CFP special issue on "modern creatures" of the European Journal of English Studies (2015)(deadline Nov 1)
Call for Papers Date:
2014-11-01 (in 8 days)
We are looking for proposals for contributions to a special journal issue that explores the viability of the notion of "the creaturely" for an understanding of the relations between different natural and supernatural forms of life.
The notion of “the creature(ly)” has historically played a decisive but underinvestigated role in negotiating the flexible borders between the supernatural and human and animal life. This issues proposes to focus on the literary, cultural, and material histories of the creature(ly). It wants to contribute to a more nuanced understanding of the contested zone where the natural and the supernatural meet in the modern age; it also aims to develop the notion of the creature(ly) as a powerful tool for future analyses of the affects, affinities, and anxieties that have marked this zone since the advent of modernity, and especially since Darwin.
Contributions can explore, but are not restricted to:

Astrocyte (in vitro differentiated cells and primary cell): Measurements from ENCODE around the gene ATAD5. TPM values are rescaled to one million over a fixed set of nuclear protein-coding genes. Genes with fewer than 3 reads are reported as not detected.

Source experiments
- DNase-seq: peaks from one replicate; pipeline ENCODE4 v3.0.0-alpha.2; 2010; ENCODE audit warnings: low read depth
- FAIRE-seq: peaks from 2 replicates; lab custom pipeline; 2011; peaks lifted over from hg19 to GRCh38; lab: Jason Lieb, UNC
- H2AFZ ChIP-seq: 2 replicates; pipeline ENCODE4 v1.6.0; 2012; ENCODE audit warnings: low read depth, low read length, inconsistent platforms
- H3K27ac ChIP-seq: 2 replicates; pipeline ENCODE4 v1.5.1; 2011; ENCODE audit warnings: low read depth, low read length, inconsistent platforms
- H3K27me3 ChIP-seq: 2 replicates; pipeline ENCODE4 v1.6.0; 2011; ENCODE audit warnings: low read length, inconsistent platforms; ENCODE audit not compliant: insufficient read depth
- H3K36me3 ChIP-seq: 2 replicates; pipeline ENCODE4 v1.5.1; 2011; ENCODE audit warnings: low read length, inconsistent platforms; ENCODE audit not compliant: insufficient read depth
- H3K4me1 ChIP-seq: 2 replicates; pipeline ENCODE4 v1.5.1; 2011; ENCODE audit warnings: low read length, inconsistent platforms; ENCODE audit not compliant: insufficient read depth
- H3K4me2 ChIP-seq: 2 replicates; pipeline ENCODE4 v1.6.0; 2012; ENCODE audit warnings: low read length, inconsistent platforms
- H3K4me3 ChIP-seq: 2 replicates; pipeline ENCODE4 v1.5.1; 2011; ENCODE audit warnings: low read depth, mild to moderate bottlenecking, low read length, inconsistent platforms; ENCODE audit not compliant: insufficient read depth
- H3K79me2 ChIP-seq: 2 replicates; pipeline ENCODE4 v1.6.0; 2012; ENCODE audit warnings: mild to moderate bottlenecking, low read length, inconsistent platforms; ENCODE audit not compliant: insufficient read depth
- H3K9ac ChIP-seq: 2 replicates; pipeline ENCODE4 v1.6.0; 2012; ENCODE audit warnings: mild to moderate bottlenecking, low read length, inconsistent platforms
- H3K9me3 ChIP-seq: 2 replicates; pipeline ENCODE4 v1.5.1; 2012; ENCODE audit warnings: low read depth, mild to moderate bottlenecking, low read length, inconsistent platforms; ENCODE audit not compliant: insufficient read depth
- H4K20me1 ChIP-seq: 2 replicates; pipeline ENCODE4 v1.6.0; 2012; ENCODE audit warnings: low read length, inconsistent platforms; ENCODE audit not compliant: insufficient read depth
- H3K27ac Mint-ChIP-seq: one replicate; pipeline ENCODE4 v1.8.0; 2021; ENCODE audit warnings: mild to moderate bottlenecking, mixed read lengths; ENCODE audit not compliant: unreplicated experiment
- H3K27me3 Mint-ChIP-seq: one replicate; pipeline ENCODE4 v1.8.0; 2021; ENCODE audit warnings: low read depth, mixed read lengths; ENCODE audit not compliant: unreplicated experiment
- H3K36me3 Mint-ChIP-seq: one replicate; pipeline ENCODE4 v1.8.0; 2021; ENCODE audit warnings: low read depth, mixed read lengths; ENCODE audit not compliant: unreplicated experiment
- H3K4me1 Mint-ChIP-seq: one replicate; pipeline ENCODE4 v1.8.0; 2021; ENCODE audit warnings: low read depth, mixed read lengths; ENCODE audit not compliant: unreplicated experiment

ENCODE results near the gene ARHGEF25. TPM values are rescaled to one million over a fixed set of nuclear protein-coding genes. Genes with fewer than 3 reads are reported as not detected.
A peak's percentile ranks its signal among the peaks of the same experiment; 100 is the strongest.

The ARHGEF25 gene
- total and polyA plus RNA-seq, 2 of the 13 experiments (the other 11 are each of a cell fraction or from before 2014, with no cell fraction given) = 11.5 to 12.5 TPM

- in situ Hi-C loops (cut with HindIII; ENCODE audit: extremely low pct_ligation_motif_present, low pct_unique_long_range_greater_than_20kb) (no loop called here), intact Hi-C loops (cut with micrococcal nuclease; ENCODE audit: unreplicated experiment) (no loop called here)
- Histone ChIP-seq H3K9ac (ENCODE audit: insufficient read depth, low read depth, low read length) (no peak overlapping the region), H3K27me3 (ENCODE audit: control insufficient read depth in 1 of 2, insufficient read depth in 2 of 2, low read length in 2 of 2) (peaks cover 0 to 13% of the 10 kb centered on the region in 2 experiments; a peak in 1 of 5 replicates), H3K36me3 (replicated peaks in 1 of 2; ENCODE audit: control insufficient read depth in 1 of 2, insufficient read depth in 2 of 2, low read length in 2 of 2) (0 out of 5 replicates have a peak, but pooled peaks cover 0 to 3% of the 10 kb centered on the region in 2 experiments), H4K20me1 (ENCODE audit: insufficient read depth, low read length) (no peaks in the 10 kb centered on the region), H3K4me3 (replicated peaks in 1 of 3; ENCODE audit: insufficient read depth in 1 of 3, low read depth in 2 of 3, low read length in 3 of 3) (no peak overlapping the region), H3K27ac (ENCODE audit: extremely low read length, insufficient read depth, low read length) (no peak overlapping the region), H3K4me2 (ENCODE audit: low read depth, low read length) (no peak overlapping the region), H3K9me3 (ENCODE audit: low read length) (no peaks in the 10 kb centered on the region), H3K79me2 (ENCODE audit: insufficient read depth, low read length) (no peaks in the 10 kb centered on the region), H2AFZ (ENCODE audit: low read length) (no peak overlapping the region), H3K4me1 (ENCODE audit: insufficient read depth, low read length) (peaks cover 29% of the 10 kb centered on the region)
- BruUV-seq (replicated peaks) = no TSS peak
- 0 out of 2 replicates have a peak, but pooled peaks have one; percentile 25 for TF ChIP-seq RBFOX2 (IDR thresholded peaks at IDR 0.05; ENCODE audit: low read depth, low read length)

- how the notion of the creature(ly) has shaped and reflected changing gender relations and legal institutions of personhood, and has cut across the binary human/animal.
- the affinities between the notion of the creature(ly) and the diachronically related term “creativity,” which places the notion at the heart of modern conceptions of authorship and anxieties about artifical creation.
- the religious resonances in the notion of the creature(ly); its relation to religious notions of Creation and the Creator and political theological approaches.
- postcolonial and gender dimensions of the ways in which the notion of the creature(ly), like that of the monstrous, has historically served to police the borders of Western subjectivity.
- the relations between animal, human, and supernatural life in popular culture and children’s literature.
- the ways in which these relations have been shaped (and often triggered) by scientific discourses and practices, and have been sedimented in a broad range of material practices (like zoos).
Detailed proposals (500-1000 words) for articles of c. 5000-6000 words, as well as enquiries about this issue, can be sent to the guest editors: Virginia Richter and Pieter Vermeulen .
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